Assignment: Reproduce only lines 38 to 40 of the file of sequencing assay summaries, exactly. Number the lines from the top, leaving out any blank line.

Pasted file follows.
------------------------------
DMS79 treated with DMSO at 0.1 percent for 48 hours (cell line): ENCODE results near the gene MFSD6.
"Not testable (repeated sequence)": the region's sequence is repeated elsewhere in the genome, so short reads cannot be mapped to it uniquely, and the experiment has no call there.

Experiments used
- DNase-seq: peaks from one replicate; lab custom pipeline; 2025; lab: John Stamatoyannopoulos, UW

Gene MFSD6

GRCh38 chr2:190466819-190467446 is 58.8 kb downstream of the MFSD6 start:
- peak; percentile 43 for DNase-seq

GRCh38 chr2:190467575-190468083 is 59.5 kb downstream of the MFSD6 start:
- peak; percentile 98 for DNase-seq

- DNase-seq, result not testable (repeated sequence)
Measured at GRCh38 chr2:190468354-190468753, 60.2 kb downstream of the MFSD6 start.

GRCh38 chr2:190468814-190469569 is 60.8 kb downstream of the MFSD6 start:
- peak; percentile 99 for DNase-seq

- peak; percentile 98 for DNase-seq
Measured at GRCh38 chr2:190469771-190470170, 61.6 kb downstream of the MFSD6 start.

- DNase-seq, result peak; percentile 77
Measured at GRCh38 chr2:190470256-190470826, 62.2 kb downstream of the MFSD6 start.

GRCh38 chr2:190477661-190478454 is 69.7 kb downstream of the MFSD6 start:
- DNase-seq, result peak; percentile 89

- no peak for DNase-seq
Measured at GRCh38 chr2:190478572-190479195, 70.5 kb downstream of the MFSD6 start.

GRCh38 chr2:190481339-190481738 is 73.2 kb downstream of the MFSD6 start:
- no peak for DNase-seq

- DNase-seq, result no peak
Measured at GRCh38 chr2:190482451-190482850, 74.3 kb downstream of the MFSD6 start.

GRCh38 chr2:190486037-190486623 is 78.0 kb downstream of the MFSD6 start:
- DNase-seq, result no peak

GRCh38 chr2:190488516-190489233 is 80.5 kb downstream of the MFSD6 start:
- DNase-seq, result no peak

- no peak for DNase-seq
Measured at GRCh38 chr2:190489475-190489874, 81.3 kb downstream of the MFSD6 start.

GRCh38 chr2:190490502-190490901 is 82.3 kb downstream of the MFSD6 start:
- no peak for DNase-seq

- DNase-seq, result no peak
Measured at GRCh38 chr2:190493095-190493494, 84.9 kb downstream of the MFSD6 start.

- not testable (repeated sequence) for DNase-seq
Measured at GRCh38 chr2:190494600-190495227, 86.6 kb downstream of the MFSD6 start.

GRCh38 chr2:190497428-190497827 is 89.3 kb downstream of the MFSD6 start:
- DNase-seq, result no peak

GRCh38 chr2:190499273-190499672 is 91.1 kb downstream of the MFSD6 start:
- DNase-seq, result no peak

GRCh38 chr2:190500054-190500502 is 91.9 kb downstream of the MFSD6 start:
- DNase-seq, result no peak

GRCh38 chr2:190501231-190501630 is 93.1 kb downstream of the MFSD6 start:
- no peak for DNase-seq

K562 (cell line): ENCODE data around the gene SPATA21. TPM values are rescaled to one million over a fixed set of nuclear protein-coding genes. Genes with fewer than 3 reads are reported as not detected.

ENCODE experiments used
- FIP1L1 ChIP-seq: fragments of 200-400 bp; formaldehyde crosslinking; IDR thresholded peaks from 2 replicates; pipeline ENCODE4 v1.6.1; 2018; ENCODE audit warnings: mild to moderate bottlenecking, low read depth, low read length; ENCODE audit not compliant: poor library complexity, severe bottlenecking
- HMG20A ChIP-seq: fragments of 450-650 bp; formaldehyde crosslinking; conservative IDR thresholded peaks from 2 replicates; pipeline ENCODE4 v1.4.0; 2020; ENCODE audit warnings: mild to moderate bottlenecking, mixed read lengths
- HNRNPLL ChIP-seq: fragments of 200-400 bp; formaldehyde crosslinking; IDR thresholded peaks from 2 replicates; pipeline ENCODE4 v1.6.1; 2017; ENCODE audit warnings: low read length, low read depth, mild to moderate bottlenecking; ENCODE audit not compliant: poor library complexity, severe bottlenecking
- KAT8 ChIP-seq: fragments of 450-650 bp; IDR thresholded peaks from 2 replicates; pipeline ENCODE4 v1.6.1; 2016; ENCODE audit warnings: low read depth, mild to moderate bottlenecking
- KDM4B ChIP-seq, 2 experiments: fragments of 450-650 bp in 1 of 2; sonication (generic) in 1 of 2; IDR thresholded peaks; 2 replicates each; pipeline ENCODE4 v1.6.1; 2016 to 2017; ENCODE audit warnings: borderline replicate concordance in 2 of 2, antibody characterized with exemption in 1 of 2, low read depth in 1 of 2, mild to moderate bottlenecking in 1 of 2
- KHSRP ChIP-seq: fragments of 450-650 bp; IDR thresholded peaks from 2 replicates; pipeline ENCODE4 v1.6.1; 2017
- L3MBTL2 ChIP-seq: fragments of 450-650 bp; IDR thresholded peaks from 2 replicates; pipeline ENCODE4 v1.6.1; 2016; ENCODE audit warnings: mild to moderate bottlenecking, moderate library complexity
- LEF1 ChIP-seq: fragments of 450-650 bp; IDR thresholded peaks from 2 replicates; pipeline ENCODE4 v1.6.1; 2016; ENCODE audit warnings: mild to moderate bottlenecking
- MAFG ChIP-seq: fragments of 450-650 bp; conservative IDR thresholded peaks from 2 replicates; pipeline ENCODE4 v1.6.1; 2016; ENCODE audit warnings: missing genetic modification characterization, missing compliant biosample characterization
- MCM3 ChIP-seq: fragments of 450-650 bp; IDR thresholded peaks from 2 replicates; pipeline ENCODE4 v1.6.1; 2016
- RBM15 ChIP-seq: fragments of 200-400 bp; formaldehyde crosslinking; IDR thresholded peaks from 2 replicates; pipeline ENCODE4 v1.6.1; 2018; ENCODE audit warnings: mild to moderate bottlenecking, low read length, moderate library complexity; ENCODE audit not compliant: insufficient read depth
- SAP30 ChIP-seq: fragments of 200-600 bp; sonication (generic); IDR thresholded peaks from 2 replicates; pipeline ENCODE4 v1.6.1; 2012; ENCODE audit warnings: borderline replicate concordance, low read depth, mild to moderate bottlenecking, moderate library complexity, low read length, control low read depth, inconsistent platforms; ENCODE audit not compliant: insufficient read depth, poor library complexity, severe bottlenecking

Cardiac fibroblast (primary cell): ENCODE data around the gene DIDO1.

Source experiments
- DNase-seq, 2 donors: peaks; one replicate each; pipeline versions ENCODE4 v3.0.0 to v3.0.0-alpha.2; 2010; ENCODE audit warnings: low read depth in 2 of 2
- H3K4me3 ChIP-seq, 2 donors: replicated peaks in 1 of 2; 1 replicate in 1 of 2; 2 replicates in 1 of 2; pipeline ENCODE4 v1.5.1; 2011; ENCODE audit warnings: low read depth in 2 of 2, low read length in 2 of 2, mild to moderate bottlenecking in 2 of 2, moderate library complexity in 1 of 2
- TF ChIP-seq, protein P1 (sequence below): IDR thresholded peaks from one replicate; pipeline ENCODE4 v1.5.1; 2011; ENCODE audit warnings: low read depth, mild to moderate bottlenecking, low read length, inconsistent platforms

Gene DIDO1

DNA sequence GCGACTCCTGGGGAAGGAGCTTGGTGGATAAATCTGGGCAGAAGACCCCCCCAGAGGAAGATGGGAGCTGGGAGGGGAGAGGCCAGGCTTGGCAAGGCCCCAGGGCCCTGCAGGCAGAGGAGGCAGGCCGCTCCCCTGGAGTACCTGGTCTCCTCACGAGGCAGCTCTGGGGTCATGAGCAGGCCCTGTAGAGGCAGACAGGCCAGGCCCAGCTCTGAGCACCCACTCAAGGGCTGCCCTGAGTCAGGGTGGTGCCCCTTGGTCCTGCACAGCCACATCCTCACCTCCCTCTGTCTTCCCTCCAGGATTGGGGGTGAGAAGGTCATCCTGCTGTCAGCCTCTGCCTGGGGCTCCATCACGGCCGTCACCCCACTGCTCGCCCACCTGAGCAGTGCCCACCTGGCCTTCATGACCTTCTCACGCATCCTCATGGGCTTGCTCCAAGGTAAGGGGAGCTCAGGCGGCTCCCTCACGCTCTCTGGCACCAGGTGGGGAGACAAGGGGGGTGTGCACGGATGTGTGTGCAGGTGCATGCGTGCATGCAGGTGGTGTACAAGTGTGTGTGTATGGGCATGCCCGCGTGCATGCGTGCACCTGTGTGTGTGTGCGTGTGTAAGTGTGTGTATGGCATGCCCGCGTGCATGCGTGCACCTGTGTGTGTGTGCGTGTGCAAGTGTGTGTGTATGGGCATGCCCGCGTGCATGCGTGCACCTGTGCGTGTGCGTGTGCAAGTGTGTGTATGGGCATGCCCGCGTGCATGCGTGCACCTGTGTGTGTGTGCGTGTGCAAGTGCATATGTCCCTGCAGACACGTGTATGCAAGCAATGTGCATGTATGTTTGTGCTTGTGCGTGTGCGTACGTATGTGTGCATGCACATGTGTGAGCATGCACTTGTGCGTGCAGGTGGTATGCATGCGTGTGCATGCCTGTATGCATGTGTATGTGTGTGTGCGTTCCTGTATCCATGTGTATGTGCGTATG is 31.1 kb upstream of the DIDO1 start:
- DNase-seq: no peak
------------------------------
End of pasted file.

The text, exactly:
GRCh38 chr2:190497428-190497827 is 89.3 kb downstream of the MFSD6 start:
- DNase-seq, result no peak

GRCh38 chr2:190499273-190499672 is 91.1 kb downstream of the MFSD6 start: